Until lecture capture arrived, learning management systems had integrated basic educational design features, but this required instructors to redesign their classroom-based teaching to fit the LMS environment. Lecture capture on the other hand required no changes to the standard lecture model, and in a sense reverted back to primarily oral communication supported by Powerpoint or even writing on a chalkboard. Thus oral communication remains as strong today in education as ever, but has been incorporated into or accommodated by new technologies.

Computer technologies

Computer-based learning

In essence the development of programmed learning aims to computerize teaching, by structuring information, testing learners’ knowledge, and providing immediate feedback to learners, without human intervention other than in the design of the hardware and software and the selection and loading of content and assessment questions. B.F. Skinner started experimenting with teaching machines that made use of programmed learning in 1954, based on the theory of behaviourism (see Chapter 3, Section 3.2.). Skinner’s teaching machines were one of the first forms of computer-based learning. There has been a recent revival of programmed learning approaches as a result of MOOCs, since machine based testing scales much more easily than human-based assessment.

PLATO was a generalized computer assisted instruction system originally developed at the University of Illinois, and, by the late 1970s, comprised several thousand terminals worldwide on nearly a dozen different networked mainframe computers (Wikipedia). It was in fact a highly successful system, lasting almost 40 years, and incorporated key on-line concepts: forums, message boards, online testing, e-mail, chat rooms, instant messaging, remote screen sharing, and multi-player games.

Attempts to replicate the teaching process through artificial intelligence (AI) began in the mid-1980s, with a focus initially on teaching arithmetic. Despite large investments of research in AI for teaching over the last 30 years, the results generally have been disappointing. It has proved difficult for machines to cope with the extraordinary variety of ways in which students learn (or fail to learn.) Recent developments in cognitive science and neuroscience are being watched closely but at the time of writing the gap is still great between the basic science, and analysing or predicting specific learning behaviours from the science.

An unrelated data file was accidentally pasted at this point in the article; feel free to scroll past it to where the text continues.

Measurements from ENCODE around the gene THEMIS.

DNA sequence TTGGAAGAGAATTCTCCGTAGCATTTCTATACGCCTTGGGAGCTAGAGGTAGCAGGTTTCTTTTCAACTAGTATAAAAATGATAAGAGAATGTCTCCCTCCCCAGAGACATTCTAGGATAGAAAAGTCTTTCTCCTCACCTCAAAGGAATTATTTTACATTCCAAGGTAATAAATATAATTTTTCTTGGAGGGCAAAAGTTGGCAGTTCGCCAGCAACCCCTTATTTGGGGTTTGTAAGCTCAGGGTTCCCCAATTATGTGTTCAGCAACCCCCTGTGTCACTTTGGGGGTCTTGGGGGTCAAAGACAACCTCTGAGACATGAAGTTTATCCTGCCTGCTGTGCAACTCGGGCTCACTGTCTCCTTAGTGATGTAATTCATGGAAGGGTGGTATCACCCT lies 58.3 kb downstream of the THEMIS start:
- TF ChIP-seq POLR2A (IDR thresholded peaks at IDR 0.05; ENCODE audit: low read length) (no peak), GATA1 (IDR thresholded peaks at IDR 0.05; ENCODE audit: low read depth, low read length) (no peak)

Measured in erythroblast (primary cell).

More recently we have seen the development of adaptive learning, which analyses learners’ responses then re-directs them to the most appropriate content area, based on their performance. Learning analytics, which also collects data about learner activities and relates them to other data, such as student performance, is a related development. These developments will be discussed in further detail in Section 8.7.

Computer networking

Arpanet in the U.S.A was the first network to use the Internet protocol in 1982. In the late 1970s, Murray Turoff and Roxanne Hiltz at the New Jersey Institute of Technology were experimenting with blended learning, using NJIT’s internal computer network. They combined classroom teaching with online discussion forums, and termed this ‘computer-mediated communication’ (CMC) (Hiltz and Turoff, 1978). At the University of Guelph in Canada, an off-the-shelf software system called CoSy was developed in the 1980s that allowed for online threaded group discussion forums, a predecessor to today’s forums contained in learning management systems. In 1988, the Open University in the United Kingdom offered a course, DT200, that as well as the OU’s traditional media of printed texts, television programs and audio-cassettes, also included an online discussion component using CoSy. Since this course had 1,200 registered students, it was one of the earliest ‘mass’ open online courses. We see then the emerging division between the use of computers for automated or programmed learning, and the use of computer networks to enable students and instructors to communicate with each other.

The Word Wide Web was formally launched in 1991. The World Wide Web is basically an application running on the Internet that enables ‘end-users’ to create and link documents, videos or other digital media, without the need for the end-user to transcribe everything into some form of computer code. The first web browser, Mosaic, was made available in 1993. Before the Web, it required lengthy and time-consuming methods to load text, and to find material on the Internet. Several Internet search engines have been developed since 1993, with Google, created in 1999, emerging as one of the primary search engines.

Online learning environments